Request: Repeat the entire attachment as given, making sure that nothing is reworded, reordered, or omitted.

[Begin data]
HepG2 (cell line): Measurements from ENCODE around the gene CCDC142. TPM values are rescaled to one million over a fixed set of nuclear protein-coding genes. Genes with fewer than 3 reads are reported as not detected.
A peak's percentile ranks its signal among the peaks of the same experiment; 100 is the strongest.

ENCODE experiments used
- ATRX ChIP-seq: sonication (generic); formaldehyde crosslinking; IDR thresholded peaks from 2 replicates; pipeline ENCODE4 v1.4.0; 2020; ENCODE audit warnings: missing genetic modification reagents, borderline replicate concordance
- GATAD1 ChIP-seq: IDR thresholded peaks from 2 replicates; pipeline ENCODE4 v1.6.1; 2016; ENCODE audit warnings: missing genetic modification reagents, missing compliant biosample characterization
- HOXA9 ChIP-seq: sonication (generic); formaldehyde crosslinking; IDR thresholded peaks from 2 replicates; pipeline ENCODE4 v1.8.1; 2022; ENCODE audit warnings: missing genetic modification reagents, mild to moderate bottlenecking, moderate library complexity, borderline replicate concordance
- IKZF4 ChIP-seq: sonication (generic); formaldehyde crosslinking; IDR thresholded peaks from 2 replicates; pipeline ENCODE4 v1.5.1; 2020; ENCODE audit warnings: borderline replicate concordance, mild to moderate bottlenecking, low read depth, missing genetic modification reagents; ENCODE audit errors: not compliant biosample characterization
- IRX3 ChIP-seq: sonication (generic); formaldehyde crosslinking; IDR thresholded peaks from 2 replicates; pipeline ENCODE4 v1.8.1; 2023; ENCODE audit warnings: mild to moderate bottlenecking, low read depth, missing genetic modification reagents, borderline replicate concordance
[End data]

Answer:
HepG2 (cell line): Measurements from ENCODE around the gene CCDC142. TPM values are rescaled to one million over a fixed set of nuclear protein-coding genes. Genes with fewer than 3 reads are reported as not detected.
A peak's percentile ranks its signal among the peaks of the same experiment; 100 is the strongest.

ENCODE experiments used
- ATRX ChIP-seq: sonication (generic); formaldehyde crosslinking; IDR thresholded peaks from 2 replicates; pipeline ENCODE4 v1.4.0; 2020; ENCODE audit warnings: missing genetic modification reagents, borderline replicate concordance
- GATAD1 ChIP-seq: IDR thresholded peaks from 2 replicates; pipeline ENCODE4 v1.6.1; 2016; ENCODE audit warnings: missing genetic modification reagents, missing compliant biosample characterization
- HOXA9 ChIP-seq: sonication (generic); formaldehyde crosslinking; IDR thresholded peaks from 2 replicates; pipeline ENCODE4 v1.8.1; 2022; ENCODE audit warnings: missing genetic modification reagents, mild to moderate bottlenecking, moderate library complexity, borderline replicate concordance
- IKZF4 ChIP-seq: sonication (generic); formaldehyde crosslinking; IDR thresholded peaks from 2 replicates; pipeline ENCODE4 v1.5.1; 2020; ENCODE audit warnings: borderline replicate concordance, mild to moderate bottlenecking, low read depth, missing genetic modification reagents; ENCODE audit errors: not compliant biosample characterization
- IRX3 ChIP-seq: sonication (generic); formaldehyde crosslinking; IDR thresholded peaks from 2 replicates; pipeline ENCODE4 v1.8.1; 2023; ENCODE audit warnings: mild to moderate bottlenecking, low read depth, missing genetic modification reagents, borderline replicate concordance